Lilly watched intently as her boundaries were determined for her by humans she didn’t know.
The thing about living with a beagle instead of a normal dog is that they value their freedom above everything else but food. Not “free” as in “Let’s go for a walk! I’ll walk right next to you and when you tell me to come, I will stop whatever I’m doing and come to you immediately. This is because you are my mistress and I love you” free. Nope. Free as in, “Roo-Roo! Free at last! Thank God Almighty! I’m free at last! See ya when I see ya, Sucka!”
It is just who beagles are. If you live with one, you can’t take it personally. I am amused whenever I see a “lost beagle” posting online. I always think,”Ha. That beagle’s not lost. He’s just free. If that beagle wanted to go home, he would.” That’s how beagles roll.
Hence, the new fence in our backyard.
Somehow, I raised three other dogs and two children to adulthood without any fences. But Lilly is young and very, very, fast. Two things I no longer am. In a perfect world, she could roam our five acres and we could call her name and she would actually come back. Unfortunately, this is not in her nature. And then, there’s that “good fences make good neighbors” thing. Keeping Lilly home will make HER a much better one.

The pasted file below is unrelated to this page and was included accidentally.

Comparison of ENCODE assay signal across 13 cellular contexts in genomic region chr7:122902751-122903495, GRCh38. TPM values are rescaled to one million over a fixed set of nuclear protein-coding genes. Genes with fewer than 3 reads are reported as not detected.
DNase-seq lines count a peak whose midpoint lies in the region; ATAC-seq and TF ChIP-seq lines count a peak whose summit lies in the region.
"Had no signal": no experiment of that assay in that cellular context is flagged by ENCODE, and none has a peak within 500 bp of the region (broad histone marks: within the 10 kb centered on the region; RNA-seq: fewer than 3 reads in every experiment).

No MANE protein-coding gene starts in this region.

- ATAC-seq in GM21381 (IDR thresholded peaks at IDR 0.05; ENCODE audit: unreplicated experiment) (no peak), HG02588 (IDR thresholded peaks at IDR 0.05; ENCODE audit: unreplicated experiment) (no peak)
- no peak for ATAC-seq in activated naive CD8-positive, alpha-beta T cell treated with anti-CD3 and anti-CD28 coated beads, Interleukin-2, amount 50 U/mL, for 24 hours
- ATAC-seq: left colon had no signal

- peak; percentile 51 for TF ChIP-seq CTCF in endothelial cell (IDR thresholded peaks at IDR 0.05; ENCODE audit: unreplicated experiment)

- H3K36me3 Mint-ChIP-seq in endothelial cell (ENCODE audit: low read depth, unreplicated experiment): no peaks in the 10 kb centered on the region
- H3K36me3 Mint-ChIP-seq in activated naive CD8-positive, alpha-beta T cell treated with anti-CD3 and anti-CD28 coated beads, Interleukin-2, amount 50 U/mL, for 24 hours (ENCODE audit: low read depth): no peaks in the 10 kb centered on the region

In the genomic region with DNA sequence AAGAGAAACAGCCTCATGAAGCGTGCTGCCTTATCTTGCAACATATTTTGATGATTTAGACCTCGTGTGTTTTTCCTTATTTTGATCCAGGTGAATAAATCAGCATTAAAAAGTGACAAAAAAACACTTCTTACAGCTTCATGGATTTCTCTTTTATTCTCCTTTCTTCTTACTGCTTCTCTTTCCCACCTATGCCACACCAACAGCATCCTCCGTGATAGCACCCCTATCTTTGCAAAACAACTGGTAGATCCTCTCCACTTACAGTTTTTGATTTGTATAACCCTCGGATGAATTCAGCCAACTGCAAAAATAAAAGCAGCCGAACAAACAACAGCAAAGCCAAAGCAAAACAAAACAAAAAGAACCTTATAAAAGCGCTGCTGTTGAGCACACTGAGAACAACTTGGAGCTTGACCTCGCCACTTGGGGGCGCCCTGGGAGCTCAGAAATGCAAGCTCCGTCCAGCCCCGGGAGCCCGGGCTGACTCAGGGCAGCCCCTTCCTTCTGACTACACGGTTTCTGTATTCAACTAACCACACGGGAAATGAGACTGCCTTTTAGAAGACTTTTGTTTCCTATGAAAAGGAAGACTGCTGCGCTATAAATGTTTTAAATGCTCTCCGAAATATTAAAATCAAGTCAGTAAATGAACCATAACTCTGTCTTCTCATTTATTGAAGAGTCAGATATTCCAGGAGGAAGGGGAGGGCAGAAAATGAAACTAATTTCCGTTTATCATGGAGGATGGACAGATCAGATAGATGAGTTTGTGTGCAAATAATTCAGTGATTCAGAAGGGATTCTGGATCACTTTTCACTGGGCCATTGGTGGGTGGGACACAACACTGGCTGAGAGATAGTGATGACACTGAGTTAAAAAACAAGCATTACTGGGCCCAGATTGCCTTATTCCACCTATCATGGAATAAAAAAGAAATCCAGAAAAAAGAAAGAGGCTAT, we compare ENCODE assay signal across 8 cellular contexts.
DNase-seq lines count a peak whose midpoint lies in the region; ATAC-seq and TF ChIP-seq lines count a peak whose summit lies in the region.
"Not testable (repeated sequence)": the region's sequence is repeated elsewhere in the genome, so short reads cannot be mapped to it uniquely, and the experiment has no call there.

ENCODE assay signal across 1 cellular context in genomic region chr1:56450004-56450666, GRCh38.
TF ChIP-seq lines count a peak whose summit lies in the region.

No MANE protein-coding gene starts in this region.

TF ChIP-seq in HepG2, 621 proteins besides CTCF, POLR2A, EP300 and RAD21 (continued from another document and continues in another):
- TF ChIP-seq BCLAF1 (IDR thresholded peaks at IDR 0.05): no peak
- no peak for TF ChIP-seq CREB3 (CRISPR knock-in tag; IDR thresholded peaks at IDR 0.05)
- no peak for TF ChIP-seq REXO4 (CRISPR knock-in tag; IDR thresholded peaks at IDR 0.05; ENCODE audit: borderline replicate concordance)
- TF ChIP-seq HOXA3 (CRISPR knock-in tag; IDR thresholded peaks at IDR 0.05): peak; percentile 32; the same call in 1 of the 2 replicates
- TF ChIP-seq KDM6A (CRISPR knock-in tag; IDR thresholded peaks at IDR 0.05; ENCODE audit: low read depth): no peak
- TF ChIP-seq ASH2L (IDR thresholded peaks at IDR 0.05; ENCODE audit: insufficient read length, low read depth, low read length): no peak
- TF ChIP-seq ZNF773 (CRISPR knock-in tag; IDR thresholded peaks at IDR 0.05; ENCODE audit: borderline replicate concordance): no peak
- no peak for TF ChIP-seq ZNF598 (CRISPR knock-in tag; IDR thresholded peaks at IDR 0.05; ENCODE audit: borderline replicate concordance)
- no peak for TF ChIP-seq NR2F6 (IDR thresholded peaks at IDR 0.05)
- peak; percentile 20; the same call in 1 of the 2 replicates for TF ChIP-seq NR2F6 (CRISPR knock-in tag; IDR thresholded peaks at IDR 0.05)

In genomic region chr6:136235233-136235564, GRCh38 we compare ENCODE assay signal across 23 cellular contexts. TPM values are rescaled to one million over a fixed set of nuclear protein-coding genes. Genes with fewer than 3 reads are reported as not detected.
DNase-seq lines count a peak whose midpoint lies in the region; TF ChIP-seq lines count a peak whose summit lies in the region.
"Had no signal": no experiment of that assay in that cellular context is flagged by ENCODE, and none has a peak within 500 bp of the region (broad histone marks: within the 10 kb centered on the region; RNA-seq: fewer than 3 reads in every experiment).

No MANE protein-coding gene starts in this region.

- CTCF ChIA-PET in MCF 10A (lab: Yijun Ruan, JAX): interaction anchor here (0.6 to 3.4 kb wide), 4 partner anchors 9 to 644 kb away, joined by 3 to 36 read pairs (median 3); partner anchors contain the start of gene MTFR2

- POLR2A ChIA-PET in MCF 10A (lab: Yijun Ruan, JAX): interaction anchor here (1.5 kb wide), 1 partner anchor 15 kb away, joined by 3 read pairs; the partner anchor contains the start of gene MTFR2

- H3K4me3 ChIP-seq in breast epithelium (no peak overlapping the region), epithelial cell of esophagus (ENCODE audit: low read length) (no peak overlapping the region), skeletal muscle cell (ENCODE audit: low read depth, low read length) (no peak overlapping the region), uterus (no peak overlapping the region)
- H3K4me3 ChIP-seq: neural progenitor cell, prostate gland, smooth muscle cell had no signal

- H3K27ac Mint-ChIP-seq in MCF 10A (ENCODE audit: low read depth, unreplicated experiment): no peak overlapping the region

After the fence was built, I opened the back door to let her out without her leash. Now, you would think that this would be enough for a dog, wouldn’t you? You would think she ran and jumped and frolicked with wild beagle abandon? Celebrated her freedom to explore the back yard? Maybe even grinned at me and let out a little Roo! of thanks?
If you are imagining these as possible scenarios, you have never been owned by a beagle.
Here’s what she actually did. First, she looked at me like I’d lost my mind for actually letting her outside off her leash. Then, she started at one end of the fence and made her way all the way around it twice, nose to the ground. She pawed at each post, testing it. Then, she made a third pass to see if the workers had made sure the fencing was all the way to the ground. I’m pretty sure she even paused at both gates to try and figure out how the latches worked. And then, she sat down in the middle of the yard and glared at me in the way that only a ticked-off beagle can glare.
It has been a few days with the new fence. I’m still watching her when she’s outside to make sure that she doesn’t try to climb the four feet of chain link keeping her out of the glorious woods on the other side. I toss her tennis ball for her and she fetches it, but we both know that she’s just humoring me as she plots her next move to free herself from the boundaries that tall, two-legged creatures with thumbs and good intentions set for her.
It is what it is, little dog. Might as well make the best of it, I say, as I toss the ball again.